Our history lesson this week was called The Trash Heap. This is a lesson that gives an impression of the heritage of the artifacts we study when we are learning about human cultures. During this lesson I told a story of a sequence of cultures, all of which were located on the same site, each leaving behind “trash” artifacts. As I told the story, we placed the artifacts in a trash heap and covered each layer with a layer of sand. Upon completion of the story, we had a mound of sand, hidden within which were layers of artifacts representing the sequence of cultures we discussed.

Our student-led, weekly class community meetings focus on concerns and topics brought up by students. This week our meeting was focused on where we should have recess. This topic was added to our agenda after a student reached out asking for a change from our daily recess on the field. The class brainstormed ideas, had a respectful, open discussion, and then voted. They decided we would go to the playground and outdoor classroom, each one day a week, and on the remaining three days, we will vote on where to go. I wish you could see the maturity and respect for each other these students have; they impress me every day.

 

 


Upper El Week Nine

In Montessori math at the elementary level, concrete materials are used to introduce and practice concepts, leading students to understanding and abstraction. Instead of the focus being on the answer, it is on how students get to the answer. The Montessori math materials allow students to discover for themselves the algorithms that guide their work, instead of memorizing math rules given to them by their teacher in order to solve their problems.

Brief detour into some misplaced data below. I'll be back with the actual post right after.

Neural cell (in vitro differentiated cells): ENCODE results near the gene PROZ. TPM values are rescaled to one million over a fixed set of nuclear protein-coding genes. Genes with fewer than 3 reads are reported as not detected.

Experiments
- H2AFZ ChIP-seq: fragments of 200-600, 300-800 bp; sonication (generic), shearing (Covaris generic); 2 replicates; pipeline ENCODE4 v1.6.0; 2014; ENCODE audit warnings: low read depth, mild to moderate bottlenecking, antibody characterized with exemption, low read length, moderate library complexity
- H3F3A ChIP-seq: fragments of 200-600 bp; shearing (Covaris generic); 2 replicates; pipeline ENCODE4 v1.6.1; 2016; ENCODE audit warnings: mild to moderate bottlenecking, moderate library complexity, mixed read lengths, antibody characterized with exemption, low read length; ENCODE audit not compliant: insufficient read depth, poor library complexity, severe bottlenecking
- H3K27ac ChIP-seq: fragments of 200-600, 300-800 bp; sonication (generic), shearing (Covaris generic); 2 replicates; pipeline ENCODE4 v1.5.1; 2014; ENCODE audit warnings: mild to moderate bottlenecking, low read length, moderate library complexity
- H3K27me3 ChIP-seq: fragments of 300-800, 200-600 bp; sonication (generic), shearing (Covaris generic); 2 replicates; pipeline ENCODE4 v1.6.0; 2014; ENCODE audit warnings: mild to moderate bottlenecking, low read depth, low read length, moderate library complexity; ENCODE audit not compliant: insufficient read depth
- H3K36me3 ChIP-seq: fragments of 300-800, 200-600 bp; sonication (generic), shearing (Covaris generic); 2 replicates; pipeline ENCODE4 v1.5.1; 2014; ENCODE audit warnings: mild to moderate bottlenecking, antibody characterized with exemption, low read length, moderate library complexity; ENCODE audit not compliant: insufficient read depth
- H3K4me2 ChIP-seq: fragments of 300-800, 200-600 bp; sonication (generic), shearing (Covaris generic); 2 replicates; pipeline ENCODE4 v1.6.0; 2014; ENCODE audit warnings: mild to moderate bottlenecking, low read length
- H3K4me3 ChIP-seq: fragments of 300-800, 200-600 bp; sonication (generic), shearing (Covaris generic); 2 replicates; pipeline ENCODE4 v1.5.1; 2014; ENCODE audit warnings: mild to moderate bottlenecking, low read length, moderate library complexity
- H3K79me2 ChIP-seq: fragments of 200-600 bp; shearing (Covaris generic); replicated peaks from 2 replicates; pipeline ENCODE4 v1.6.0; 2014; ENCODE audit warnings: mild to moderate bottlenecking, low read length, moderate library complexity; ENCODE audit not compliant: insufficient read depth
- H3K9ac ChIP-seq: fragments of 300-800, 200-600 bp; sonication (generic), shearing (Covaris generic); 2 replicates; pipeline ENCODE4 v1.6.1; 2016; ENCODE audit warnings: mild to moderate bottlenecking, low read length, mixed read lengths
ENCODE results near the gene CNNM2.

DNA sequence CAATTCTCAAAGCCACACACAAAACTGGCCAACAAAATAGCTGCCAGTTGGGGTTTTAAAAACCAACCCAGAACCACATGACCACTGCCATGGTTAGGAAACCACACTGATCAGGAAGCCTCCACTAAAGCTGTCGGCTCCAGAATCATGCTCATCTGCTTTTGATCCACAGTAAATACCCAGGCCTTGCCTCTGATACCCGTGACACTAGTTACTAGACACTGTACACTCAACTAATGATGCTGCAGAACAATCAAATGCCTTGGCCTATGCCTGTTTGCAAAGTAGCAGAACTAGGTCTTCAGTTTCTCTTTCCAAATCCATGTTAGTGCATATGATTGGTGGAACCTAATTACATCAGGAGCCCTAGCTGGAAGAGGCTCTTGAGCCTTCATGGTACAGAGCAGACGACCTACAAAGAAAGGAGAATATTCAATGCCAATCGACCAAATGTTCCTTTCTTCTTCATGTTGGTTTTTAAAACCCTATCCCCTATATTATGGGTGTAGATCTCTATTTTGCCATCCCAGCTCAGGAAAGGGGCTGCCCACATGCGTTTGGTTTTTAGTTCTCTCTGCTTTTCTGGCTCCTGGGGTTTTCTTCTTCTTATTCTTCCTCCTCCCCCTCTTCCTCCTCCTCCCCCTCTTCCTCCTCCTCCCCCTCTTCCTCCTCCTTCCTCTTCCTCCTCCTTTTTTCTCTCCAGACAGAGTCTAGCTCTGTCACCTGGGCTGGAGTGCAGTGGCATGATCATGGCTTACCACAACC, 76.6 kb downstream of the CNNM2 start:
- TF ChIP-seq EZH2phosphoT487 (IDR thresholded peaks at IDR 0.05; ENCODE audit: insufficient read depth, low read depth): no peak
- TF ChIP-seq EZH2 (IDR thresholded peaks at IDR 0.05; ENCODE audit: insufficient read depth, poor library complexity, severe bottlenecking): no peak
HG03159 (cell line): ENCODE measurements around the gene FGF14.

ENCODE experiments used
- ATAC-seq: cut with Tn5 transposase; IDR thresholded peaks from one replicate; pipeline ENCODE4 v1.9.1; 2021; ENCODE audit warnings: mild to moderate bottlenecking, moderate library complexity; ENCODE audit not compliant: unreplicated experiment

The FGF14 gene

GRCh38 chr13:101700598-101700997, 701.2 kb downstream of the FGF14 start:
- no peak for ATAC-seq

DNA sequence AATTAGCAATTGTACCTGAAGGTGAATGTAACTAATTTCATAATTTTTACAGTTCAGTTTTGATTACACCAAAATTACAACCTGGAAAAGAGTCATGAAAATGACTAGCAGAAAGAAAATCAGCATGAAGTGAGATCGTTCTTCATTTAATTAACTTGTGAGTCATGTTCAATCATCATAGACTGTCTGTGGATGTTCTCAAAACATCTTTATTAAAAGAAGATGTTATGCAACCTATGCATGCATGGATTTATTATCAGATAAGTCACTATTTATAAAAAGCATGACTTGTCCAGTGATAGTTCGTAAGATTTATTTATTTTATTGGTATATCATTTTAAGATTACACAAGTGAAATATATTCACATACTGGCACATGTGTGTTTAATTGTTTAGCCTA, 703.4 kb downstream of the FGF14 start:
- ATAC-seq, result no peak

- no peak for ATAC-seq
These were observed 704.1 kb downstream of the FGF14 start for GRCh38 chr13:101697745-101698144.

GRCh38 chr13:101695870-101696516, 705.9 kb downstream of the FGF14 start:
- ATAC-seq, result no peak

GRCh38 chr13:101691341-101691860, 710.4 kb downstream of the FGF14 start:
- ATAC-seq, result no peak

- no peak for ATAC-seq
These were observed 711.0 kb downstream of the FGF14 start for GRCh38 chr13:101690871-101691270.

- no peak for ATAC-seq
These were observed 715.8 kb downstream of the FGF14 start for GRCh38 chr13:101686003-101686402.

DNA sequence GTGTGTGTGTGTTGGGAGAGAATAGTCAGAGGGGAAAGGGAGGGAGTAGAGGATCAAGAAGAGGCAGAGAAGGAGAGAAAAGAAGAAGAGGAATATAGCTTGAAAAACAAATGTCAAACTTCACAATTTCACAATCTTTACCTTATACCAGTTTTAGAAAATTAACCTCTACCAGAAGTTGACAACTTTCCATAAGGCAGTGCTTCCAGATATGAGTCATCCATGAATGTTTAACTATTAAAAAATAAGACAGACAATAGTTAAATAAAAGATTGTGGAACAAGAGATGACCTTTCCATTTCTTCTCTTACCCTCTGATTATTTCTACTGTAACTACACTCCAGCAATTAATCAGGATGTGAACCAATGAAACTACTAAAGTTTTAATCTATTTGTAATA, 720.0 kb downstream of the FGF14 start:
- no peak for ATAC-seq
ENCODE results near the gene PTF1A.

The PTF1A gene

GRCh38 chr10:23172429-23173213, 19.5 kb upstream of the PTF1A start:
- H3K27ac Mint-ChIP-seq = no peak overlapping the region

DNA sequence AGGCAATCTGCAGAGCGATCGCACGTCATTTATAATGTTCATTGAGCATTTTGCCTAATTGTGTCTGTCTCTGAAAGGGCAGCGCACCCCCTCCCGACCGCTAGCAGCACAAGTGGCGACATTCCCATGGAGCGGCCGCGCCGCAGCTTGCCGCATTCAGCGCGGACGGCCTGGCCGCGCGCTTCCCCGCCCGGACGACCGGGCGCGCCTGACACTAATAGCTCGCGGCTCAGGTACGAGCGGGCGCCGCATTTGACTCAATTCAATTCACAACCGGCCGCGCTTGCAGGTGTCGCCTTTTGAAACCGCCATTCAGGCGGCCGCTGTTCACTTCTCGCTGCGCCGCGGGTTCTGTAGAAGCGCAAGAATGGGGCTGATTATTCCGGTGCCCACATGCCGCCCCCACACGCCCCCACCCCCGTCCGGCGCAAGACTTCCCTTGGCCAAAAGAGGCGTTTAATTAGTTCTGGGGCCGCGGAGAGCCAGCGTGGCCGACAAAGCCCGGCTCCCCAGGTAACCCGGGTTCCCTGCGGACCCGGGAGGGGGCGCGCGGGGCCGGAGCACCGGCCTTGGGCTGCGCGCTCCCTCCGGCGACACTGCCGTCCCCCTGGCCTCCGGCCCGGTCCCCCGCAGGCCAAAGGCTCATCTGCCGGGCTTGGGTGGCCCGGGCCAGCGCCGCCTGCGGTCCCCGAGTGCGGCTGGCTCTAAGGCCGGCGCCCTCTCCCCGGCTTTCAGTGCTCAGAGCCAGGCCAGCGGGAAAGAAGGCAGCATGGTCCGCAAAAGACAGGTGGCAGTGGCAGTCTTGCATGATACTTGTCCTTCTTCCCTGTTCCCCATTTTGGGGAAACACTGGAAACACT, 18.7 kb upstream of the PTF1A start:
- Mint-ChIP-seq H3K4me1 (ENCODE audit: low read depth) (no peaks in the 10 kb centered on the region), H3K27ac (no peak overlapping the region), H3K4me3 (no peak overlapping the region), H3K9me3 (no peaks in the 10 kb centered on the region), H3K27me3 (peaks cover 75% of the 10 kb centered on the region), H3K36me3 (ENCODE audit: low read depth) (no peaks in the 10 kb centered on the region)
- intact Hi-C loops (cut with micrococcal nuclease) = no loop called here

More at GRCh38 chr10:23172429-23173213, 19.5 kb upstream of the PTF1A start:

The Upper El math curriculum builds on students’ previous learning and their work with whole numbers. Their main work, after mastering the four operations with whole numbers, is to learn to use the four operations with fractions and decimals. This is a familiar math curriculum for these grades, but in a Montessori classroom it is presented differently from the conventional approach, using materials and discovery, and focusing on understanding over memorization.

The learning sequences completed in Upper El help students build neural networks for problem-solving and logical thinking. This is great preparation for higher math, particularly for the understanding of Algebra. These lessons activate networks of neurons that allow students to hardwire their brains for higher thinking, helping them use their brains more efficiently, not only for math, but for life.